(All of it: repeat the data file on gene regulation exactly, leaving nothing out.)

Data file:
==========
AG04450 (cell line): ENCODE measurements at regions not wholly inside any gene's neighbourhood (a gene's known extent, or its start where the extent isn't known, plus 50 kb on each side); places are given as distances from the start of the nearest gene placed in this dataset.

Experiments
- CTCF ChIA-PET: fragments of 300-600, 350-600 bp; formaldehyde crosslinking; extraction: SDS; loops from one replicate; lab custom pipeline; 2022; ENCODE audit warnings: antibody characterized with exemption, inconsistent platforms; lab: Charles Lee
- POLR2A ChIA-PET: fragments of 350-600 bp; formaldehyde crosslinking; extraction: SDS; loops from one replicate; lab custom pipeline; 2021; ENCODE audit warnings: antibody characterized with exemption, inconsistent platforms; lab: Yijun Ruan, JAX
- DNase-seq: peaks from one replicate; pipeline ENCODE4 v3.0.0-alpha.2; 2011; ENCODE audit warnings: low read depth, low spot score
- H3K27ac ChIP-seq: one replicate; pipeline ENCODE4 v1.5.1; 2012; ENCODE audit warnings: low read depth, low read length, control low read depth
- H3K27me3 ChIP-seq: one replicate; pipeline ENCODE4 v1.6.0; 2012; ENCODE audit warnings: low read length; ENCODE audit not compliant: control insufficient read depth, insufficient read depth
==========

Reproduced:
AG04450 (cell line): ENCODE measurements at regions not wholly inside any gene's neighbourhood (a gene's known extent, or its start where the extent isn't known, plus 50 kb on each side); places are given as distances from the start of the nearest gene placed in this dataset.

Experiments
- CTCF ChIA-PET: fragments of 300-600, 350-600 bp; formaldehyde crosslinking; extraction: SDS; loops from one replicate; lab custom pipeline; 2022; ENCODE audit warnings: antibody characterized with exemption, inconsistent platforms; lab: Charles Lee
- POLR2A ChIA-PET: fragments of 350-600 bp; formaldehyde crosslinking; extraction: SDS; loops from one replicate; lab custom pipeline; 2021; ENCODE audit warnings: antibody characterized with exemption, inconsistent platforms; lab: Yijun Ruan, JAX
- DNase-seq: peaks from one replicate; pipeline ENCODE4 v3.0.0-alpha.2; 2011; ENCODE audit warnings: low read depth, low spot score
- H3K27ac ChIP-seq: one replicate; pipeline ENCODE4 v1.5.1; 2012; ENCODE audit warnings: low read depth, low read length, control low read depth
- H3K27me3 ChIP-seq: one replicate; pipeline ENCODE4 v1.6.0; 2012; ENCODE audit warnings: low read length; ENCODE audit not compliant: control insufficient read depth, insufficient read depth